Green Shoots in the Sand
After a buoyant global market rally and the passing of the so-called bank stress tests in the
Followers of history would have us think again. During the Great Depression investors were head-faked into believing that the initial recovery would be a lasting one -- and they licked their wounds for another four years thereafter.
This week I had the chance to co-chair the Arabian Hotel Investment Conference in
Both in their half hour appearances on stage gave candid assessments of where we are today. The chairman of Dubai World said he would complete all the projects under construction but would delay any new developments, including the one kilometer tower designed to surpass the world’s tallest tower, the Burj Dubai. Sultan bin Sulayem trimmed the sails of his property group Nakheel by cutting 15 percent of the workforce. “Everything that cannot be currently financed will be delayed,” said the development veteran.
Marios Maratheftis of Standard Chartered told the hotel developers that the
Having taken the business temperature as the heat surged in
That, unfortunately, is at the heart of the challenge. Next year is not looking so bright, with credit still scarce and government and corporate debt coming due starting in the autumn. Government officials expressed their confidence that the $10 billion bond offering will go well -- and Sultan Bin Sulayem shared that view for Dubai World, with more than $4.5 billion in need of refinancing in the next year.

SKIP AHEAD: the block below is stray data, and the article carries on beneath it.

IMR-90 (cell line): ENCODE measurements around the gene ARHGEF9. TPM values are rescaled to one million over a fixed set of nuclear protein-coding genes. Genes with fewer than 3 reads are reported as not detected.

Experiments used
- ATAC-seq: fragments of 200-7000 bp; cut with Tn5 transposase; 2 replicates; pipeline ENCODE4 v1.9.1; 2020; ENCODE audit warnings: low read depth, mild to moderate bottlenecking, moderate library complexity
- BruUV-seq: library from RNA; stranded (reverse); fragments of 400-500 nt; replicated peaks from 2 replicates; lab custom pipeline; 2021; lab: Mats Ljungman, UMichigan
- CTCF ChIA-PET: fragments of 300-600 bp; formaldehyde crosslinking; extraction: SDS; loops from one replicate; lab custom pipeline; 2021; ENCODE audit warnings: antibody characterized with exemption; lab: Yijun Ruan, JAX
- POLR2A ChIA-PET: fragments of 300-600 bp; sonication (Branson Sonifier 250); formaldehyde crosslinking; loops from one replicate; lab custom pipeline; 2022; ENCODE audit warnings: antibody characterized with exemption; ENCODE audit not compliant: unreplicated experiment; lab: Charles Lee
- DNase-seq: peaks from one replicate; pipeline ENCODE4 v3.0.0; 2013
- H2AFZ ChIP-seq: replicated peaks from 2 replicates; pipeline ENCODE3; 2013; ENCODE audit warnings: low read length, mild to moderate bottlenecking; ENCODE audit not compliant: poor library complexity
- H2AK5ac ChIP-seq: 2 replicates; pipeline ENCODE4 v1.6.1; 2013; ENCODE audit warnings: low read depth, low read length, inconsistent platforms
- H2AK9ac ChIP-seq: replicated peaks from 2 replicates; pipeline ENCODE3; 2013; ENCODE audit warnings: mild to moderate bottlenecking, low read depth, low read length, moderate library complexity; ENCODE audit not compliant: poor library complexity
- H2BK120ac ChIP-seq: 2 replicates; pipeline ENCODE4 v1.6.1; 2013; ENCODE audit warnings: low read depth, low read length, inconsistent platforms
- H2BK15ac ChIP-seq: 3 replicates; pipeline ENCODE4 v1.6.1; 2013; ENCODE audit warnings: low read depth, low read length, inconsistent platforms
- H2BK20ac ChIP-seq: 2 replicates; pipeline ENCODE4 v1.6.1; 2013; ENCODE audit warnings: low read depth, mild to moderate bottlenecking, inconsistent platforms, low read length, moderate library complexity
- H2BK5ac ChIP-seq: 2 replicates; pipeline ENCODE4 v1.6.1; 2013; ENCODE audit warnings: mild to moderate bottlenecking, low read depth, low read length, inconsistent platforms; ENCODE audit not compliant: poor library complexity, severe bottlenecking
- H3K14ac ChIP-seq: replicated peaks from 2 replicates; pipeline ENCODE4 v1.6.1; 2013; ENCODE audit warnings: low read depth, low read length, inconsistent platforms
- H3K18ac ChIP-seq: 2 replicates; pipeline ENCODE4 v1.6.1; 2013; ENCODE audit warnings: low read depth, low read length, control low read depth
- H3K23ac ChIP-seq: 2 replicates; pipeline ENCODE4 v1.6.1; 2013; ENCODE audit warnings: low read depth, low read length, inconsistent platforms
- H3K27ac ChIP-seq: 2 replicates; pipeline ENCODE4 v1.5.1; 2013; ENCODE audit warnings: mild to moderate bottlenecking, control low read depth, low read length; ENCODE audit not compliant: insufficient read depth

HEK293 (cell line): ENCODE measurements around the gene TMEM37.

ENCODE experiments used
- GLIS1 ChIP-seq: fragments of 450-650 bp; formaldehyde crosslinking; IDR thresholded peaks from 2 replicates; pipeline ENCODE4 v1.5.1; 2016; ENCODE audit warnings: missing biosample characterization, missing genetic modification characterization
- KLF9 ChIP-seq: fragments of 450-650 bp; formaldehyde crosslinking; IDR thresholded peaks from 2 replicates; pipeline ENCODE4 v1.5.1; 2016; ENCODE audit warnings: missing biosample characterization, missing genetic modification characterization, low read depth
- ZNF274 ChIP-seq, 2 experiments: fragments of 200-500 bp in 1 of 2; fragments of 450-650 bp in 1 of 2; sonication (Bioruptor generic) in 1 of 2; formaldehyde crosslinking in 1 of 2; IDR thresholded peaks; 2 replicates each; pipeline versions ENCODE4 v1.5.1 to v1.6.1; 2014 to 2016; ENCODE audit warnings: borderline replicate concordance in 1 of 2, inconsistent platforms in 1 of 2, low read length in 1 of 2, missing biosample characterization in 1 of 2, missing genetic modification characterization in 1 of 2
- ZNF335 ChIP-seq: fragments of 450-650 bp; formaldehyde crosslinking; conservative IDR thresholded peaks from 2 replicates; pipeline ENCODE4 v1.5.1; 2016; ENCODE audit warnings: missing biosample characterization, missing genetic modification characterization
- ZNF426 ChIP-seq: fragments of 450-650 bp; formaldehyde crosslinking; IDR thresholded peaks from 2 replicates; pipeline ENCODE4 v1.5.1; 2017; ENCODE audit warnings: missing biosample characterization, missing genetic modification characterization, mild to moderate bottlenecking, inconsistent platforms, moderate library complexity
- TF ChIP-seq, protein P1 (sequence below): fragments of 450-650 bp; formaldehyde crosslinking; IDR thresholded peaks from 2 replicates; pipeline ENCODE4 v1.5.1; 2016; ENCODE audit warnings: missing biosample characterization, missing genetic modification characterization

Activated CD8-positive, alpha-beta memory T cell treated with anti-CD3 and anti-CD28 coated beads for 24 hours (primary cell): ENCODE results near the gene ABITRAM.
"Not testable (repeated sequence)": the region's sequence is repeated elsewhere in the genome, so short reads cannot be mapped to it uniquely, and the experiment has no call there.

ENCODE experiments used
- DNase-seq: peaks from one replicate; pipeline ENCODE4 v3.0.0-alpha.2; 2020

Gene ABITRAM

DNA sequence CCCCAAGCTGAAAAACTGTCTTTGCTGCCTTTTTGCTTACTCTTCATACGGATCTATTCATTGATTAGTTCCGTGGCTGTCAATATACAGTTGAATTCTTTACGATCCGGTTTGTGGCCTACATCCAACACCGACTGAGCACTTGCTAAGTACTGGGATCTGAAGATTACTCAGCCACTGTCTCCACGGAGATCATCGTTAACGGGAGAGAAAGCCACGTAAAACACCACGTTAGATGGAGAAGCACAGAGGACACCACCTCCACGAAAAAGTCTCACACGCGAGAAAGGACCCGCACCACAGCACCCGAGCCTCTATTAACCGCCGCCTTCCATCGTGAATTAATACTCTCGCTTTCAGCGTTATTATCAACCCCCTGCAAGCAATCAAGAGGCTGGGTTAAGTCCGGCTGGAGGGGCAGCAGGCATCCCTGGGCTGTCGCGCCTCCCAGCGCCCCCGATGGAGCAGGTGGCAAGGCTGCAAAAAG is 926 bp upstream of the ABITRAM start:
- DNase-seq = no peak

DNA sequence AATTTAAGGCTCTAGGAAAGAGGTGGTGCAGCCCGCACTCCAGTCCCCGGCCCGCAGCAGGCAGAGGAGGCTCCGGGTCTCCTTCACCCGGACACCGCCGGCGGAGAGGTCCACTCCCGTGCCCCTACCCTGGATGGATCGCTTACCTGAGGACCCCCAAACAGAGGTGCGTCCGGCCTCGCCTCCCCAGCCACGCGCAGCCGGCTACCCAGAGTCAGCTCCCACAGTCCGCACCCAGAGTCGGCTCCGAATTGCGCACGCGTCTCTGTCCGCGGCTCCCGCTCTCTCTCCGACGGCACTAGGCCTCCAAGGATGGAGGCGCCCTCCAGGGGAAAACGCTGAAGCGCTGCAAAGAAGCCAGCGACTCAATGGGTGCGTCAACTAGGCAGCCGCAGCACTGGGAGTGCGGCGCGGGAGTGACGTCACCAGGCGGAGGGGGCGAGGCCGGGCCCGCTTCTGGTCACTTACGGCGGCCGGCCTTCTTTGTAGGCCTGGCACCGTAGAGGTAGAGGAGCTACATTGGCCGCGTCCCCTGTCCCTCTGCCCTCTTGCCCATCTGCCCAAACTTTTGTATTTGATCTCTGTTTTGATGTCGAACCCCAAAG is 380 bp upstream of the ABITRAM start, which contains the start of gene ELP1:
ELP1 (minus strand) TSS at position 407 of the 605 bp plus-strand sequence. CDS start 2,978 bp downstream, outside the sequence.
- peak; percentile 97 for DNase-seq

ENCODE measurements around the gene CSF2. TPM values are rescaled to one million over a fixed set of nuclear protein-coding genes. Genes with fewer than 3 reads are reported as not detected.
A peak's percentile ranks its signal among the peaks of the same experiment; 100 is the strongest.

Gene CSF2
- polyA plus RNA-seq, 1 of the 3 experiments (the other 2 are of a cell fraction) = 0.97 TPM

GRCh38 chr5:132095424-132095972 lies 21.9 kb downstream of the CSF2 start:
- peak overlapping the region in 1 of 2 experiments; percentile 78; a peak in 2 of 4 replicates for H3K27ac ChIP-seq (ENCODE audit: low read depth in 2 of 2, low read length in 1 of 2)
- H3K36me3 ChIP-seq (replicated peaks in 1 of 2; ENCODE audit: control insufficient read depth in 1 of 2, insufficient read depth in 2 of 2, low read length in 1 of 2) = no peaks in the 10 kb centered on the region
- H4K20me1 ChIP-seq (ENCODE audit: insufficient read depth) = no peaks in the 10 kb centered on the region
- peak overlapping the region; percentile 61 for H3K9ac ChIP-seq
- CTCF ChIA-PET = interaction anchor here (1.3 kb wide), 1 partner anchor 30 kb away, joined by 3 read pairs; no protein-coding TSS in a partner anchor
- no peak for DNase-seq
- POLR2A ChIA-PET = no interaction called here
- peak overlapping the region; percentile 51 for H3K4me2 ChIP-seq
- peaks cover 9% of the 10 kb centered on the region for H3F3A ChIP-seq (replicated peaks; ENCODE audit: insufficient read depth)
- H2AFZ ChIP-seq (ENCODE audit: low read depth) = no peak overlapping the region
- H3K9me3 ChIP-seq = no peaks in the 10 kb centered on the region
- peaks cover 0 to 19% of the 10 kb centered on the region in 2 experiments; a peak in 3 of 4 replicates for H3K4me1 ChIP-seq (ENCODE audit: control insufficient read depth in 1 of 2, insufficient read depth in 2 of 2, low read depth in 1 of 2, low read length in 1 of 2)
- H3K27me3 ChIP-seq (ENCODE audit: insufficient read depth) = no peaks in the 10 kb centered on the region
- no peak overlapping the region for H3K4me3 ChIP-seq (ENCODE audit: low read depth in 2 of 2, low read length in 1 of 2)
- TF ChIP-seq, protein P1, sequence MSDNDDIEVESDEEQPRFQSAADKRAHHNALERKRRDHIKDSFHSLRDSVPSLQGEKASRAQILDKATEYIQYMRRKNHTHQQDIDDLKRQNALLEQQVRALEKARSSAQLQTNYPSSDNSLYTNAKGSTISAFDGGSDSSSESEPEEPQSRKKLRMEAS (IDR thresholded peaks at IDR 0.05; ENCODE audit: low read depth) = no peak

The region has been tested before and worked through the challenges. While touring his beach hotel complex via an electric powered abra (boat), Gerald Lawless, the Executive Chairman of Jumeirah Group, compared this economic challenge to the rapid response needed after 9/11 and the Gulf War.
Lawless, a 30 year veteran of the region, said
Beyond the staff cuts, Dubai Inc. has had to respond in force to get visitors in place. Hoteliers like Lawless teamed up with Emirates Airlines to put forth bundled offers. Lawless says that his beach resorts had 97 percent occupancy in April -- but this came at a price, with revenue per available room down 20 percent in the first quarter.
The Jumeirah Group has big expansion plans, but the owner-operator of the iconic Burj Al Arab hotel is also taking a more measured pace. The first of six hotels planned for
After the conference, I took an hour to take in “The Walk” at
At the start of this stroll, I stopped to take in an unusual scene in the Gulf. It was a crane with a giant wrecking ball tearing down an “old” structure. This prime location was being cleared for what seems to be another residence. It was a rare burst of new activity in a city which has been in a big rush for the past two decades, and is taking a pause to spot the green shoots of recovery in these desert sands.
ABOUT THIS BLOGJohn Defterios’ blog accompanies the weekly business program, Marketplace Middle East (MME) that is dedicated to the latest financial news from the Middle East. As MME anchor, John Defterios talks to the people in the know, finding out their opinions on the big business moves in the region, he provides his views via this weekly blog. We hope you will join the discussion around the issues raised.
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